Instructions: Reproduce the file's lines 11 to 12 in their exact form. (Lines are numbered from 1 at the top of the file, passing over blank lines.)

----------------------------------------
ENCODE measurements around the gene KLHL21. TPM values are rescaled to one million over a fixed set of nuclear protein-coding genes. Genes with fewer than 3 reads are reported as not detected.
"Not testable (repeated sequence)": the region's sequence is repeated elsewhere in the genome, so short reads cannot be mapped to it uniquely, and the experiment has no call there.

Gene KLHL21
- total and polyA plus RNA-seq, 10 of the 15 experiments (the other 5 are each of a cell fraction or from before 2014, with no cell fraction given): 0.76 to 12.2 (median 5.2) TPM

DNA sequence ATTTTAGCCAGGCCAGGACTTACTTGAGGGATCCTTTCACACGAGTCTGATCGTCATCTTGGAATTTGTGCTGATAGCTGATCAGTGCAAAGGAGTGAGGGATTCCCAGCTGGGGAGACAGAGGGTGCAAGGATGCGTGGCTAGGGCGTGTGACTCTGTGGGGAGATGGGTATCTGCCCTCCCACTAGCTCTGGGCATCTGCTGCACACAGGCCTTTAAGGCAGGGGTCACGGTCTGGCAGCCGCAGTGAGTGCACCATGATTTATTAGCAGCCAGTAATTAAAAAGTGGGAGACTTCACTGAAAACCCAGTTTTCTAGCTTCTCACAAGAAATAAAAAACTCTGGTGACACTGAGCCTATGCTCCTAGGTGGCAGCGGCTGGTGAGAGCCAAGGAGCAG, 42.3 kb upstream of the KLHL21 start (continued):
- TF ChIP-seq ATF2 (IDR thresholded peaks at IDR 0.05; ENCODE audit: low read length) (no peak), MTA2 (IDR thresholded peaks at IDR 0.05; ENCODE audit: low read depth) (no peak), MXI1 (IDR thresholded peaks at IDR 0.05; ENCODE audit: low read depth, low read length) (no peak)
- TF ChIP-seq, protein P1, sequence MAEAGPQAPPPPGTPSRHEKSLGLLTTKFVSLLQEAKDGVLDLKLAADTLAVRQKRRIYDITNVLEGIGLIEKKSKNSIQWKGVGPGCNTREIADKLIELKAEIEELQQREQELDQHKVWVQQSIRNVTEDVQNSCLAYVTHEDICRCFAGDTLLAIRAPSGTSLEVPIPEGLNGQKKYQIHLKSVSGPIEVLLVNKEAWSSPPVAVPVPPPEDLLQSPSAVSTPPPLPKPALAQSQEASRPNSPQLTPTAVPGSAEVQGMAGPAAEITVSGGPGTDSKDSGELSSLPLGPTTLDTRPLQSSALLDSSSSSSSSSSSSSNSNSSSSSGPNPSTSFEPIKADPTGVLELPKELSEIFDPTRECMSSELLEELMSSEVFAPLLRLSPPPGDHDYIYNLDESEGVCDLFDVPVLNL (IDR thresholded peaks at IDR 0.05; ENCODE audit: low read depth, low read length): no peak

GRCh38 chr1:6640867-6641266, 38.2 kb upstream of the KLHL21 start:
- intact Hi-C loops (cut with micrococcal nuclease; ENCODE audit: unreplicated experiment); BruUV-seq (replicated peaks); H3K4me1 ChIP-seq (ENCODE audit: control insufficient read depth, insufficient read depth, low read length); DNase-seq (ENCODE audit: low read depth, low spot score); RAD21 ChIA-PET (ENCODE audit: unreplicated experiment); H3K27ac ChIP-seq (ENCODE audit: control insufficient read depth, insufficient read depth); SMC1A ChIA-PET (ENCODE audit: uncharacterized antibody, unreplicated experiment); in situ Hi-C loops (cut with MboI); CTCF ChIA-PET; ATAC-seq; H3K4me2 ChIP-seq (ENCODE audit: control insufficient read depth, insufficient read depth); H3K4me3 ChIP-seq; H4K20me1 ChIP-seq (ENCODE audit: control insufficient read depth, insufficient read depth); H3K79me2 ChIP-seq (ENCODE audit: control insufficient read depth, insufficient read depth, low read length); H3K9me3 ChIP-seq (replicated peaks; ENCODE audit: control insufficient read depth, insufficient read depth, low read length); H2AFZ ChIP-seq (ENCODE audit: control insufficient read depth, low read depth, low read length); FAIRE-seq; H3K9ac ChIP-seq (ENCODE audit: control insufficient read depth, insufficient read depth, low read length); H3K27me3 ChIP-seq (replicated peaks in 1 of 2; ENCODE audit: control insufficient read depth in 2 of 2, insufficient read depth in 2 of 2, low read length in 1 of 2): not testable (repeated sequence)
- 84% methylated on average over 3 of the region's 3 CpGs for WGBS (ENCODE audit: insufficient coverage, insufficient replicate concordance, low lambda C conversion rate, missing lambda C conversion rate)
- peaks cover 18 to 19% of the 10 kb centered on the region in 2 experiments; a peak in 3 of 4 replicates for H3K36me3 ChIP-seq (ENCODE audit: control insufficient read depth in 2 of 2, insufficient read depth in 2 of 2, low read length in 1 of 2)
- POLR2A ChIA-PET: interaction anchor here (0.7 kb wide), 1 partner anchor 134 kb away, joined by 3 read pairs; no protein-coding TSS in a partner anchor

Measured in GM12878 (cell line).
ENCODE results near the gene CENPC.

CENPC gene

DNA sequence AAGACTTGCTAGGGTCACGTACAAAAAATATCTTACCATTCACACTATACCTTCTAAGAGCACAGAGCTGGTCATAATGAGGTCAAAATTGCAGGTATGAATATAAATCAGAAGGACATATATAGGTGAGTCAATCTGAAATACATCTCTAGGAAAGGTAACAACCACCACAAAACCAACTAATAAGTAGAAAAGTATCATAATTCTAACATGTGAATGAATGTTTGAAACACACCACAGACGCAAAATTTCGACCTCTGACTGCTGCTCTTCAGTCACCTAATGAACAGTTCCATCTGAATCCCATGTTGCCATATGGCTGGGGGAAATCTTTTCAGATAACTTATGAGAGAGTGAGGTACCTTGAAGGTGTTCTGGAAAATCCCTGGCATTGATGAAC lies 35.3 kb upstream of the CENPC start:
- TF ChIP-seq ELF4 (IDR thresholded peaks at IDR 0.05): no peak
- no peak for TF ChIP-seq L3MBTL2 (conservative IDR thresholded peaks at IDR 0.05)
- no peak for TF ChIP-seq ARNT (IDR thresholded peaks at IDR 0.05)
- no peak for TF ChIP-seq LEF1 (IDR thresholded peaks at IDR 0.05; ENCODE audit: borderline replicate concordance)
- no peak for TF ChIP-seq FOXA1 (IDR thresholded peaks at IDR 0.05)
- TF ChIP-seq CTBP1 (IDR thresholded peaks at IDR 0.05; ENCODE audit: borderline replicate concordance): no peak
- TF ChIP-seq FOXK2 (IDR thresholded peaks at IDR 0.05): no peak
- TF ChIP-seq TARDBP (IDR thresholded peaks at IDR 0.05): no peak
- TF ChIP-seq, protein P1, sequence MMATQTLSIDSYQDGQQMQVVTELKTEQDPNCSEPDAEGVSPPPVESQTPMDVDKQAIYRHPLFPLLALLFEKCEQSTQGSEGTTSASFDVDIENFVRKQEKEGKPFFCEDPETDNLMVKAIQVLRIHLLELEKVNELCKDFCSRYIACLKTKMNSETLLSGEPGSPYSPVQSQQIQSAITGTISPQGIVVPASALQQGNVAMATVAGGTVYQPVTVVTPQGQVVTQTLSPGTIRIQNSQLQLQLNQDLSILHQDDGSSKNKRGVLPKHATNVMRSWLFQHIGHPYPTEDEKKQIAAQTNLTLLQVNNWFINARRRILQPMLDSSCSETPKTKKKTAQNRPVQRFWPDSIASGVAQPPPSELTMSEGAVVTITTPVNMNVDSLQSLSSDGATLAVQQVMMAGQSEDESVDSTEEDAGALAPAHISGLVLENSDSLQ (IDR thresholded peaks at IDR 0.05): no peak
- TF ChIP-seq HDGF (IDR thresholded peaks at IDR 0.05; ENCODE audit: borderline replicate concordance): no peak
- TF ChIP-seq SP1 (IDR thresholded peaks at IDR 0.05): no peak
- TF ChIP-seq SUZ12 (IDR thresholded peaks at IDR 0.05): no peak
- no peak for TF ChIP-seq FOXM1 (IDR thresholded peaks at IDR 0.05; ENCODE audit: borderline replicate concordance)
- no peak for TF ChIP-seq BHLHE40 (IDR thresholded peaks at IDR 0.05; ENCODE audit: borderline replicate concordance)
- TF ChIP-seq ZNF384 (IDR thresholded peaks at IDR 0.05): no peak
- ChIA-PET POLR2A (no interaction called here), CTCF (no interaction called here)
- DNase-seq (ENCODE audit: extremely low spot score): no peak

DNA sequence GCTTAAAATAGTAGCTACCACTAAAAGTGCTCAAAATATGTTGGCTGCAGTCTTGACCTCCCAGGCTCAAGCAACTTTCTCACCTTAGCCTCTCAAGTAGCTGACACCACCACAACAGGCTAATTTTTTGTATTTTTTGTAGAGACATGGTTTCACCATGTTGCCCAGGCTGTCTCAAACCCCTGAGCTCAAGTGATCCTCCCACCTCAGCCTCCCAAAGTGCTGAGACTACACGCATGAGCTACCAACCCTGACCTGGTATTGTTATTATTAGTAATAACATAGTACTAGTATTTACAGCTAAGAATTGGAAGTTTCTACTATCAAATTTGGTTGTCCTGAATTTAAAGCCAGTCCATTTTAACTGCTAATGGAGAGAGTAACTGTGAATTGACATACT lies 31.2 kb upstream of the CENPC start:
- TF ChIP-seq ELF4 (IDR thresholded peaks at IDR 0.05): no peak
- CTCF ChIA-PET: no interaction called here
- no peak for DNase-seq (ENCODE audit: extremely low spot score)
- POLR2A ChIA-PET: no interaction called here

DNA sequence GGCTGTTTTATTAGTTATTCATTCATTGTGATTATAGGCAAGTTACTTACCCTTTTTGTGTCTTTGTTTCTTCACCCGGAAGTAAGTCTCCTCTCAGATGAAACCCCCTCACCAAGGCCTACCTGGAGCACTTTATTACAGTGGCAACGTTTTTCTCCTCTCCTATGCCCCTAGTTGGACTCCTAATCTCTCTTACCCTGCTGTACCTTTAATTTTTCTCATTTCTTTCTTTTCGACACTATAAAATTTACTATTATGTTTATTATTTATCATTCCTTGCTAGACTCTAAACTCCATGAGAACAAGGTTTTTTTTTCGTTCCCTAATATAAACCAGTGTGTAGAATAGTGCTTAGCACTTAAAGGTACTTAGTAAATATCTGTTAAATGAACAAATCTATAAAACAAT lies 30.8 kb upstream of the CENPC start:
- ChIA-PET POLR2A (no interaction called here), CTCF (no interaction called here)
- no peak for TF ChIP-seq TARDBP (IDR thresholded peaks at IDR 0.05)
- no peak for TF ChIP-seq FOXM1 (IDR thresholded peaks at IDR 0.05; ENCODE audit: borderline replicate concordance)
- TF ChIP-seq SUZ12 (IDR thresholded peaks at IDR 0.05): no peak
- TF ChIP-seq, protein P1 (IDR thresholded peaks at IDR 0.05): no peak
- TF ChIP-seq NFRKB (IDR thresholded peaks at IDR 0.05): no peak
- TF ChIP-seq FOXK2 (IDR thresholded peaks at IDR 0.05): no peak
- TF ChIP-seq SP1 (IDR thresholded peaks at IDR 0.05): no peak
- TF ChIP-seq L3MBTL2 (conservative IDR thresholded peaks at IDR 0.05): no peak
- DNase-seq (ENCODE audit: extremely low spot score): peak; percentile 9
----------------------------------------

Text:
- peaks cover 18 to 19% of the 10 kb centered on the region in 2 experiments; a peak in 3 of 4 replicates for H3K36me3 ChIP-seq (ENCODE audit: control insufficient read depth in 2 of 2, insufficient read depth in 2 of 2, low read length in 1 of 2)
- POLR2A ChIA-PET: interaction anchor here (0.7 kb wide), 1 partner anchor 134 kb away, joined by 3 read pairs; no protein-coding TSS in a partner anchor